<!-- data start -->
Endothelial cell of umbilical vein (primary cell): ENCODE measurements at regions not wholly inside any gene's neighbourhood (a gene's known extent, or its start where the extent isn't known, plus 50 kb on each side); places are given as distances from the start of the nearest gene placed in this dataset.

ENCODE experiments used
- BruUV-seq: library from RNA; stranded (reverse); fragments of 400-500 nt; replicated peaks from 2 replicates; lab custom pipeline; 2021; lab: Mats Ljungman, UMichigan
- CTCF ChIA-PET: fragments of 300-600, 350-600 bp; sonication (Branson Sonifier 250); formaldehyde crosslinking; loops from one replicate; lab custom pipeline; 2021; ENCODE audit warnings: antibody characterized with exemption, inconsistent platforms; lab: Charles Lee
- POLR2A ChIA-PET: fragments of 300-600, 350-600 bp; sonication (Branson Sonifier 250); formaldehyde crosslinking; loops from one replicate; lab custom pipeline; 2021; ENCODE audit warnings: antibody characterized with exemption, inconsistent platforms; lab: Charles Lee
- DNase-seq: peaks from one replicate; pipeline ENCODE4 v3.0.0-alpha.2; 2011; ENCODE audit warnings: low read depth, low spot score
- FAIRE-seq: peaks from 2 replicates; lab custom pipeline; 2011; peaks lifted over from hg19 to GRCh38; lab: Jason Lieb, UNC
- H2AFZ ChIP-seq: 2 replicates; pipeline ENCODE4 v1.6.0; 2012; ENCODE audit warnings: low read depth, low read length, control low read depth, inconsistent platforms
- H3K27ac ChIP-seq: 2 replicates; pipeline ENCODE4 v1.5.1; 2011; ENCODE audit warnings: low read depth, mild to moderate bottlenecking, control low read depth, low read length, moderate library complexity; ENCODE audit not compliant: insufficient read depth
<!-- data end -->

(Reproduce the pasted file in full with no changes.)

Endothelial cell of umbilical vein (primary cell): ENCODE measurements at regions not wholly inside any gene's neighbourhood (a gene's known extent, or its start where the extent isn't known, plus 50 kb on each side); places are given as distances from the start of the nearest gene placed in this dataset.

ENCODE experiments used
- BruUV-seq: library from RNA; stranded (reverse); fragments of 400-500 nt; replicated peaks from 2 replicates; lab custom pipeline; 2021; lab: Mats Ljungman, UMichigan
- CTCF ChIA-PET: fragments of 300-600, 350-600 bp; sonication (Branson Sonifier 250); formaldehyde crosslinking; loops from one replicate; lab custom pipeline; 2021; ENCODE audit warnings: antibody characterized with exemption, inconsistent platforms; lab: Charles Lee
- POLR2A ChIA-PET: fragments of 300-600, 350-600 bp; sonication (Branson Sonifier 250); formaldehyde crosslinking; loops from one replicate; lab custom pipeline; 2021; ENCODE audit warnings: antibody characterized with exemption, inconsistent platforms; lab: Charles Lee
- DNase-seq: peaks from one replicate; pipeline ENCODE4 v3.0.0-alpha.2; 2011; ENCODE audit warnings: low read depth, low spot score
- FAIRE-seq: peaks from 2 replicates; lab custom pipeline; 2011; peaks lifted over from hg19 to GRCh38; lab: Jason Lieb, UNC
- H2AFZ ChIP-seq: 2 replicates; pipeline ENCODE4 v1.6.0; 2012; ENCODE audit warnings: low read depth, low read length, control low read depth, inconsistent platforms
- H3K27ac ChIP-seq: 2 replicates; pipeline ENCODE4 v1.5.1; 2011; ENCODE audit warnings: low read depth, mild to moderate bottlenecking, control low read depth, low read length, moderate library complexity; ENCODE audit not compliant: insufficient read depth